China Matters explores Hangzhou’s cultural mix of past and present
Hangzhou was the capital of the Southern Song Dynasty from 1132 until the Mongols conquered southern China. Marco polo describes the royal palace in Hangzhou large enough to accommodate 10,000 people.
The flourishing economic development of that time was characterized by Hefang Street, the city’s commercial center, with centuries-old shops and stories behind the street handed down over the centuries.
American video reporter Jack klumpp decides to explore what has been left behind from ancient culture. Wearing ‘hanfu’, the traditional Han Chinese dress, Jack tries to bake and eat Song Dynasty pastries on Hefang Street and learns about the subtle art and technique behind the burning of incense.
The journalist notes that the smallest things in everyday life are closely linked to cultural traditions. He will learn about an essential instrument for Hangzhou culture, guqin. The Southern Song Period marked a milestone for the instrument, forming the first official school of Guqin music.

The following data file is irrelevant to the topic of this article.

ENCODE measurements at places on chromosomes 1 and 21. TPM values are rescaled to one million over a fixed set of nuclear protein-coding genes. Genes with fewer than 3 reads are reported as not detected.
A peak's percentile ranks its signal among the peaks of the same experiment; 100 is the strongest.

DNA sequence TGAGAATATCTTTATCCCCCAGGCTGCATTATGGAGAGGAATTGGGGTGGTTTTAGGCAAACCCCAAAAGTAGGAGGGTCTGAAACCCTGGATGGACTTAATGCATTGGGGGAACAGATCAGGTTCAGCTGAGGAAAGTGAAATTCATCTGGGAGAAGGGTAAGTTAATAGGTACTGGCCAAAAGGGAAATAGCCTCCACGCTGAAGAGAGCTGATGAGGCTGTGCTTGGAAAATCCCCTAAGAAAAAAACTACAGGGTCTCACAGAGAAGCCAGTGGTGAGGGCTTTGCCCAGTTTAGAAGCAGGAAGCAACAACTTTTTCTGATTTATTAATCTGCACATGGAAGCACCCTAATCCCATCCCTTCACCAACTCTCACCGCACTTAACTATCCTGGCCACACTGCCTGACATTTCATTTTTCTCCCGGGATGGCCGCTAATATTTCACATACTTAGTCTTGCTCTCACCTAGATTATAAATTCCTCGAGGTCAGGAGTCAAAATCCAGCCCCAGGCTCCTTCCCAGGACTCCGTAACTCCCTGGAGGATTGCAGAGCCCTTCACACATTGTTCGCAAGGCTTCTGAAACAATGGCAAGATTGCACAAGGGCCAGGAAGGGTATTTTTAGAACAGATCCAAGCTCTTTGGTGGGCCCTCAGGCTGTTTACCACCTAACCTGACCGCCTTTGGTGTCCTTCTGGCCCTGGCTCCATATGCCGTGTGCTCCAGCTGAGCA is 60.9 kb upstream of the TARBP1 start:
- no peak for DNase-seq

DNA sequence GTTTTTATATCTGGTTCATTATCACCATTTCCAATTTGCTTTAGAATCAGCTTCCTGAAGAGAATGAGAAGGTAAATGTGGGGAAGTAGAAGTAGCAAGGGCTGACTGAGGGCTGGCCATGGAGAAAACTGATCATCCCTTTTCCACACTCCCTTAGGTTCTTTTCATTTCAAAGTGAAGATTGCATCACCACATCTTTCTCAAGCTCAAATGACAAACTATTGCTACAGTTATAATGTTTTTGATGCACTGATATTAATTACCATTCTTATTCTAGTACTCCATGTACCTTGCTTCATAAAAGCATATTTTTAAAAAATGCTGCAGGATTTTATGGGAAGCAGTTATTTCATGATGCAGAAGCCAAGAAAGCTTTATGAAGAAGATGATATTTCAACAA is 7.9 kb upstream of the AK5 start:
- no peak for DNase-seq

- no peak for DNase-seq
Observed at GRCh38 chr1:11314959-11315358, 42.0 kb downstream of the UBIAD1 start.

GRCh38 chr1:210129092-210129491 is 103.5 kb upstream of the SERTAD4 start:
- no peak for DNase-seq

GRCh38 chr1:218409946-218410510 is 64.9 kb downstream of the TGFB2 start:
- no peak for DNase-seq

Architecture is another symbolic issue. Wang shu is a famous architect who received the Pritzker Prize in 2012 for his designs. He decides to initiate a project to protect Hefang Street while giving it new life. He believes that the cultural heritage of the Southern Song Dynasty is valued by the people of Hangzhou as a local cultural identity.
In Hangzhou, the traditional culture and wisdom accumulated over the years have been incorporated into modern society, blending the old with the new and steadily moving forward into the future.
Contact: Li Siwei
Phone ï¼ + 8610-68996566
Video – https://youtu.be/FiDFQJFohVU
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